The once good King has been warped by the ‘rot’; an evil curse which poisons his mind and body. Brooding in his castle he grows weaker each dawn facing an inevitable demise.
Combat victory is the easiest to appreciate, kill the King (and survive the encounter) and claim the crown. As the King grows weaker throughout the game this task theoretically becomes easier, so building your stats (through player quests and items) during the early turns often gives way to a full on attack later. Falling into the class of ‘Hmmm… The same… But also not‘ is the rot victory which requires that you become more rotten than the King before killing him. High levels of rot can make your character very powerful, but there are penalties (an idea ripped straight from every fantasy story ever) and accumulating rot in significant amounts is something that the game is delightfully coy about. Prestige is earned through player combat, completing quests, and a smattering of other routes; the prestige leader has a special place in the King’s tormented heart, should the monarch perish, without a clear victor via another win condition, then the prestige leader takes the crown. This has the effect of pitching a player shooting for prestige victory against those who are trying to kill the King. Finally players can find mystical spirit stones, when they either appear randomly, or are won through questing; collecting 4 and making it to the King allows you to cure him and often stealthily win the game whilst your fellow ‘heroes’ battle it out over prestige and murdering rights.
So with its varied gameplay, cute fantasy setting, a satisfying blend of skill, judgement, luck, and timing, why doesn’t it exist as a physical thing? In short, it would be horrible to play; the game carries out a staggering amount of ‘admin’ and book-keeping every single turn. This encompasses standard elements such as keeping track of player stats, resources, spell cast range and ensuring that the daily global modifiers are adhered to (as well as the day night cycle itself). Then there are more complex elements; traps that can be increased in difficulty after they have been placed, NPC behaviour of the King’s guards & wraiths, changing symbols on cards due to spell effects, and secret quest locations. Finally there is stealth, which would be farcical to orchestrate; character visibility that changes depending on terrain or time of day, still being subject to traps, combat, and normal space effects… Oh, and ‘scout’, which gives another player the ability to see hidden things on specific tiles (ie revealing stealthy players only to them). Each book-keeping phase would end up taking 20 mins, could involve various notepads, hidden cards, blindfolds… And maybe even a second game board in the next room…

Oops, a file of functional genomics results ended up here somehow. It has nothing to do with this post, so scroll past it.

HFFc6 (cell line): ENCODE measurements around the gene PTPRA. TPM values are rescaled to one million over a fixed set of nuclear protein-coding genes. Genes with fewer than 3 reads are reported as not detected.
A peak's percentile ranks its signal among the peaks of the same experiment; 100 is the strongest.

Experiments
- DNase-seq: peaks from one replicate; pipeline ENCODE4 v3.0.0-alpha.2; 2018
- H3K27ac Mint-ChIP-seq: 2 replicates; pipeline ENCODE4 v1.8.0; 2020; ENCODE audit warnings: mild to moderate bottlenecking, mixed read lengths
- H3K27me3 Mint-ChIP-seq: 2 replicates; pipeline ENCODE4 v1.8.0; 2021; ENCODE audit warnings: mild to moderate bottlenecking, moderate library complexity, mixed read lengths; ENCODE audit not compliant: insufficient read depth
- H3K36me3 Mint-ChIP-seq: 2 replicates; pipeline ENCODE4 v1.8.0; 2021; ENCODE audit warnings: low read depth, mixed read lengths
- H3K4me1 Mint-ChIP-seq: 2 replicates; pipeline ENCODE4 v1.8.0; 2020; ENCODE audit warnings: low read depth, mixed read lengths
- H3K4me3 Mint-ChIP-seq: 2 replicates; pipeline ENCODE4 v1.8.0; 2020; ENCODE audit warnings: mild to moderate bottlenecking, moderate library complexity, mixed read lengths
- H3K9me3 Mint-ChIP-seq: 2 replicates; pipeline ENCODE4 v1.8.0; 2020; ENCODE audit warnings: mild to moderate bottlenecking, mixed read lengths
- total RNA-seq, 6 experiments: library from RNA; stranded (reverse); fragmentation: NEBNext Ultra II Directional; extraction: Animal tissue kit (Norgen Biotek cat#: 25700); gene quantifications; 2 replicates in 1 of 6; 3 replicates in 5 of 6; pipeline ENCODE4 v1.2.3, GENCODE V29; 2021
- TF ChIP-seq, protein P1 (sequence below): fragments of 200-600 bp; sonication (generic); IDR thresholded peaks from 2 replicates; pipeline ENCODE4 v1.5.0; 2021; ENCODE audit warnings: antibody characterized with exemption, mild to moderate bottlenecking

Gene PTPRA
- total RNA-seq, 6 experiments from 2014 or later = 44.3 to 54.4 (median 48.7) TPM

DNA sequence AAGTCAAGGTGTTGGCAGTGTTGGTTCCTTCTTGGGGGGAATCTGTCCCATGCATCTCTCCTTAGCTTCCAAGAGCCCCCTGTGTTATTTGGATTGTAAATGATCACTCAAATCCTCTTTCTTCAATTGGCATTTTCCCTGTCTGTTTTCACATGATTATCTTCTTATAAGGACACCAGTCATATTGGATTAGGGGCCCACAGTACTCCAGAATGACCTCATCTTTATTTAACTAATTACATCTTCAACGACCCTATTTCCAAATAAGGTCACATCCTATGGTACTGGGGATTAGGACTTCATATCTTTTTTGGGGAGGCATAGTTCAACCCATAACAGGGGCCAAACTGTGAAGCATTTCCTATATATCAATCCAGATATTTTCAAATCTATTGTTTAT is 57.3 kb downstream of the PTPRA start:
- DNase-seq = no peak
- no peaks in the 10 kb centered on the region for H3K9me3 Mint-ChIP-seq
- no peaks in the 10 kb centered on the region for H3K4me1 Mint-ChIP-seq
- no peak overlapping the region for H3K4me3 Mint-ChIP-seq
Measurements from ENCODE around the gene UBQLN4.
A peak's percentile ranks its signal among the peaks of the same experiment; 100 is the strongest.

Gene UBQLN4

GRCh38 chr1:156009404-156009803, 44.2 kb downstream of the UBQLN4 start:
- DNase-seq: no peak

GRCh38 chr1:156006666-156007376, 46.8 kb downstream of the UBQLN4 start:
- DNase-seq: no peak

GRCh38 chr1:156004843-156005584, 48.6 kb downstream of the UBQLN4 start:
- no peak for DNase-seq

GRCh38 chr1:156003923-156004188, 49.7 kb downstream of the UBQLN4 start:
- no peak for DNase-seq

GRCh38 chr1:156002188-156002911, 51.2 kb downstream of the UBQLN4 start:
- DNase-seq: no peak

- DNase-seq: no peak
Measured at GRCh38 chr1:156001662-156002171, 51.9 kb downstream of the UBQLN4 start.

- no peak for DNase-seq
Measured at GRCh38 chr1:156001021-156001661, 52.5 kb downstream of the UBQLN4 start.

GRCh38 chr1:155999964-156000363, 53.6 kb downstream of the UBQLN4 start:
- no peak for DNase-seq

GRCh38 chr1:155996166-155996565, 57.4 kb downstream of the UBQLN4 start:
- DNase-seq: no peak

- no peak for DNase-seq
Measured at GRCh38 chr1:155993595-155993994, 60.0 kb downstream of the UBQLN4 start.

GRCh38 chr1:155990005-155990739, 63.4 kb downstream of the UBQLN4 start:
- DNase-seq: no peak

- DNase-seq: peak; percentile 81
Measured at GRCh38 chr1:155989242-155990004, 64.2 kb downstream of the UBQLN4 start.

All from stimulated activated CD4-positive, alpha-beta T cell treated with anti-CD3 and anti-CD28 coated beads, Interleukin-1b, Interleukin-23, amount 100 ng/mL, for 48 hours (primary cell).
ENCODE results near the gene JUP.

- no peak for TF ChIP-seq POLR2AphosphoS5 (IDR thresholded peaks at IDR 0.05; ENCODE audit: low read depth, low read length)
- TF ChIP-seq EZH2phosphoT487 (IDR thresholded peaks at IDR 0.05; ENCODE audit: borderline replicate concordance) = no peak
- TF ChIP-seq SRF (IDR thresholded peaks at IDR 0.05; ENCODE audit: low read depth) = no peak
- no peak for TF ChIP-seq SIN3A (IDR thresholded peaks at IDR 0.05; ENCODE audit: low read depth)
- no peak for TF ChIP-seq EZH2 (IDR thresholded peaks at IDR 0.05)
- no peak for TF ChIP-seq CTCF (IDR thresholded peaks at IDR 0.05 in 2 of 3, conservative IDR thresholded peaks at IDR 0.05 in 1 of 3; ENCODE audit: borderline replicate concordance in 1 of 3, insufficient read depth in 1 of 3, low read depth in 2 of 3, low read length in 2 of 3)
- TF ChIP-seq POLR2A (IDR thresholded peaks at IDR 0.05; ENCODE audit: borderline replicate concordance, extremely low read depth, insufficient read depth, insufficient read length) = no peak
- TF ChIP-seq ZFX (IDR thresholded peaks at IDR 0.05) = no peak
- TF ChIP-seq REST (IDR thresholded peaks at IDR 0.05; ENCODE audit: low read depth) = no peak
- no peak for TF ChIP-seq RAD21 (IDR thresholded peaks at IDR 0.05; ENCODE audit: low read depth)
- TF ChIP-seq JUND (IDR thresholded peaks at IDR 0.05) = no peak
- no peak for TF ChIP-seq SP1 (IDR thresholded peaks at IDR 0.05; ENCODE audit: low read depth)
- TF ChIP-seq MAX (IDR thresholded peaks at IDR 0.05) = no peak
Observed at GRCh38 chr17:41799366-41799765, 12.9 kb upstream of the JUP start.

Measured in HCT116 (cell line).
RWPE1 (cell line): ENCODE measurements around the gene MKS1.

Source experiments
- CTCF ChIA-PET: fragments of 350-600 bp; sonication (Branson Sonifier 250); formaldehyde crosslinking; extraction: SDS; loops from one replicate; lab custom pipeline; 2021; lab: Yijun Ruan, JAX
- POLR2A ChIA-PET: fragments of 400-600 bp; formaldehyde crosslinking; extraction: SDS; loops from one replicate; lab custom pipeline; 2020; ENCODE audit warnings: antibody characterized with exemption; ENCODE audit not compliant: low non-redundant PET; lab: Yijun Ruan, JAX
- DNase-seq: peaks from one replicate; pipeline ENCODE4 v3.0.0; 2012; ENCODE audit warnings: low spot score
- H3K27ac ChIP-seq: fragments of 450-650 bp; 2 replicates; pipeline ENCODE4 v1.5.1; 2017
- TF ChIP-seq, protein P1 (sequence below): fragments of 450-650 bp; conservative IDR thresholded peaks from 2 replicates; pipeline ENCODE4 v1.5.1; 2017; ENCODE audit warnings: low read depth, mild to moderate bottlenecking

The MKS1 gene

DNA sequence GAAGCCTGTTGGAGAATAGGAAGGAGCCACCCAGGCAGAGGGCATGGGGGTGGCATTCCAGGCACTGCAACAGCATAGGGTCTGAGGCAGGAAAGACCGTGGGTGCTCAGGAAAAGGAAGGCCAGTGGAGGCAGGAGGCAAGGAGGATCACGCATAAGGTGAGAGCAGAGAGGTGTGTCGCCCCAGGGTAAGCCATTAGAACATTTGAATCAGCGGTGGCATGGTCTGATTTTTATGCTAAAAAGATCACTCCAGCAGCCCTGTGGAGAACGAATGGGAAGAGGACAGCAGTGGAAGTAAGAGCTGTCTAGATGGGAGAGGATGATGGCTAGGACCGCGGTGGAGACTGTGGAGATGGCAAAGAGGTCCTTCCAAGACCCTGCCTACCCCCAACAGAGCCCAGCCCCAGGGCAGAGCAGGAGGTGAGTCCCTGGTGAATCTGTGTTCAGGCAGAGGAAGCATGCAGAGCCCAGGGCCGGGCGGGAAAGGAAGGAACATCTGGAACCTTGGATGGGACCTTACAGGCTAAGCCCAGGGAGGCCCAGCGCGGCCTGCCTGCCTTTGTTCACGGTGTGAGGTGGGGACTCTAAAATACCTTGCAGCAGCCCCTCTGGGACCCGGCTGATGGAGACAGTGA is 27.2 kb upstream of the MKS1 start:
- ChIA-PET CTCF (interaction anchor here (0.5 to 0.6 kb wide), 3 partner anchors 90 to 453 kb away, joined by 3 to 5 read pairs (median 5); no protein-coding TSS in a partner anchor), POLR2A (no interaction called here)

Armello’s strength as a board game can be found in its balance and variety; its strength as a videogame however, comes from its use of the medium; allowing the genre to grow beyond the practical limitations imposed by physical cards and pieces. That’s not to say that a well crafted physical version wouldn’t look nice; it just wouldn’t be the same game.
Armello is available on PC, Playstation & XBox … also the dice animation is very satisfying…